Winter, Beloved Marine Mammal from Dolphin Tales, Dies at an Aquarium in Florida


According to aquarium authorities, Winter, the prosthetic-tailed dolphin from the “Dolphin Tale” movies, died Thursday evening in a Florida zoo despite life-saving efforts to cure a gastrointestinal issue.

Winter’s Death

Winter, a 16-year-old female bottlenose dolphin, died while being held by animal care professionals preparing her for surgery at the Clearwater Marine Aquarium, where she had been for many years.

In a statement made by the aquarium, veterinarian Dr. Shelly Marquardt stated, “While we are heartbroken by Winter’s passing, we are comforted knowing that our team did all necessary to offer her the greatest shot at life.”

Keeping Marine Animals

The aquarium worked with specialists and marine mammal experts from all around the nation, according to Marquardt. Still, the dolphin died while being held by careers despite being in serious health and decreasing.

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Staff Grieving

The aquarium would be closed on Friday to allow personnel to grieve, according to the statement. It had previously stated that the shutdown on Friday would let personnel focus on the dolphin’s medical treatment to reopen on Saturday.

The aquarium’s president, James “Buddy” Powell, told reporters on Thursday that the facility’s employees and outside specialists were doing all they could to get the dolphin back to health.

According to Powell, Winter had previously suffered digestive difficulties, which are typical in dolphins, but they had never impacted her like this. However, he stated that Winter was not responding to therapy as well as in the past and that there was no proof that Winter was infected with the coronavirus.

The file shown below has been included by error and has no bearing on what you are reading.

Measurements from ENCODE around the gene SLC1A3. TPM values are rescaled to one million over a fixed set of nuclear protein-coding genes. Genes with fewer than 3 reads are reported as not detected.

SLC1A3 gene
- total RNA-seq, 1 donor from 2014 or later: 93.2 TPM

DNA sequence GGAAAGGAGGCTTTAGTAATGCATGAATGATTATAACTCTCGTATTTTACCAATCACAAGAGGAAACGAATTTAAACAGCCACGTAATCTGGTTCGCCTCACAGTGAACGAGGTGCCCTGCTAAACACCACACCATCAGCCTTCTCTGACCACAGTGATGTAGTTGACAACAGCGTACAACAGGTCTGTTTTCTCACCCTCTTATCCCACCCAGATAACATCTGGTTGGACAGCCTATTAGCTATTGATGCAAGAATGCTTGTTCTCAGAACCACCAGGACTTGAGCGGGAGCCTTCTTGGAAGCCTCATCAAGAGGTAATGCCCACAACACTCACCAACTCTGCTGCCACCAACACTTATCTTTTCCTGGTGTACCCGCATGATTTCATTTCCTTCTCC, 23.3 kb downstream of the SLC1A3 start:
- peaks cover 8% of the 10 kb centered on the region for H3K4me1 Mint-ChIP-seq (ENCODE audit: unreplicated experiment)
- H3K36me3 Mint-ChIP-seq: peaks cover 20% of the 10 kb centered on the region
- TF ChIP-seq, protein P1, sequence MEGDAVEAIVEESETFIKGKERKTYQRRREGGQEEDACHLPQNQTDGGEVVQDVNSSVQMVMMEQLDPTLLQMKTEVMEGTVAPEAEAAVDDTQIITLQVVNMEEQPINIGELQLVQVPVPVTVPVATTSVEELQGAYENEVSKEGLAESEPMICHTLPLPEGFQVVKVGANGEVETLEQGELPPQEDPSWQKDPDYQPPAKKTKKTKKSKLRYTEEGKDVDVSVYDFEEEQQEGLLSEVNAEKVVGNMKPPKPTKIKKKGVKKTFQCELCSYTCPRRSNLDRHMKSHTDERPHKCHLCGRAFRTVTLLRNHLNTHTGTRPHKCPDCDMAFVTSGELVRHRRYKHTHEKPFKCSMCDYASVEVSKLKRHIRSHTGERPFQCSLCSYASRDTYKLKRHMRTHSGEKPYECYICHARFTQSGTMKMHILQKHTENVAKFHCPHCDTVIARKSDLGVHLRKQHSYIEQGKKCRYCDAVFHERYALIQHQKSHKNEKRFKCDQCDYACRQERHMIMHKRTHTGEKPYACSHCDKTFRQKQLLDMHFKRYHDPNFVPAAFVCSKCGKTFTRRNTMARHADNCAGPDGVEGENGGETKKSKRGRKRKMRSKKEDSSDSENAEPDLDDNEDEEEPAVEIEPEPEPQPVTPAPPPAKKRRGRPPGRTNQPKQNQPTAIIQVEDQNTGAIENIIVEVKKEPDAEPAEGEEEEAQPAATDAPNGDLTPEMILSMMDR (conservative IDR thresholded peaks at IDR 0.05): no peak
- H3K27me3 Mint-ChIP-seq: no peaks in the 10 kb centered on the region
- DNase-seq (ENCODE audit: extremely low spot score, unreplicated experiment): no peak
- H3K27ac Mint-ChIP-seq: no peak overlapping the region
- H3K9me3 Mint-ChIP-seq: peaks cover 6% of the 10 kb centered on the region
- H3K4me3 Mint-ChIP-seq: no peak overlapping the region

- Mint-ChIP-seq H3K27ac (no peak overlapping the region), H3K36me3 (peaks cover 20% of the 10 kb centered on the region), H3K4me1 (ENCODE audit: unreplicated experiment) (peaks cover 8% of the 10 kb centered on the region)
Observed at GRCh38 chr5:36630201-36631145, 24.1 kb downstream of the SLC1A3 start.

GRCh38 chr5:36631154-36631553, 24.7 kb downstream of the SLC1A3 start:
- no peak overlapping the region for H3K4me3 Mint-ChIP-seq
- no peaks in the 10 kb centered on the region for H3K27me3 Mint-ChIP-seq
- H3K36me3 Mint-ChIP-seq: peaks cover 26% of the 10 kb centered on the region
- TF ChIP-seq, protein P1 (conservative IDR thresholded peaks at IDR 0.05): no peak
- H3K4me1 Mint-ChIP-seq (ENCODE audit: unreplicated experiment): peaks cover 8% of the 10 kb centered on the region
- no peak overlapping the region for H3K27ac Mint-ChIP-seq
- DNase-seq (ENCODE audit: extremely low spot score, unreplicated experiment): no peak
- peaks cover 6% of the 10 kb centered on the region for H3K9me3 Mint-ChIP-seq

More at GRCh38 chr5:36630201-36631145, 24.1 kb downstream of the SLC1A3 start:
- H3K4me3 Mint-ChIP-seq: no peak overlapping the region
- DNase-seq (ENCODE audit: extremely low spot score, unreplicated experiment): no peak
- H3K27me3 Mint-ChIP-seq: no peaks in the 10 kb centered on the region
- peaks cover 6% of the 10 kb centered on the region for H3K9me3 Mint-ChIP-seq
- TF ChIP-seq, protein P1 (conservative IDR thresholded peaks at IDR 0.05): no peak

Winter’s tail became hooked in a crab trap at Cape Canaveral when she was two months old, forcing her amputation. Winter’s rehabilitation and the extraordinary, protracted attempt to equip her with a prosthetic tail were depicted in the 2011 film “Dolphin Tale.”

The movie, which stars Harry Connick Jr., Ashley Judd, Kris Kristofferson, Morgan Freeman, and Nathan Gamble, was shot mostly at the Clearwater Aquarium and other Tampa Bay sites. It elevated the non-profit aquarium, which initially opened in 1972 on a disused water treatment facility site, to international prominence.

“Without Winter, this area wouldn’t exist,” Powell added.

Winter’s Inspiring Story

Winter’s story of recovery has inspired disabled people worldwide, and the aquarium has received hundreds of notes of support since the news of Winter’s sickness broke.

“Her tenacity inspires many, and this incredible response reminds us of how profoundly she has influenced millions, including so many people on their health journey,” the aquarium said in a statement.

Winter and Hope

Three years later, “Dolphin Tale 2,” featuring Winter and Hope, another rescued dolphin cared for by the Clearwater aquarium, was released.

Bottlenose dolphins have a lifespan of up to 60 years and are thought to be one of the most intelligent animals on the planet.

Winter and Hope became the aquarium’s most renowned inhabitants, running sea turtle and manatee rescue initiatives.

To manage the hordes that have come on the aquarium since the publication of “Dolphin Tale” a decade ago, an $80 million expansion was just completed, including a 1.5 million gallon (5.6 million-liter) new dolphin complex.

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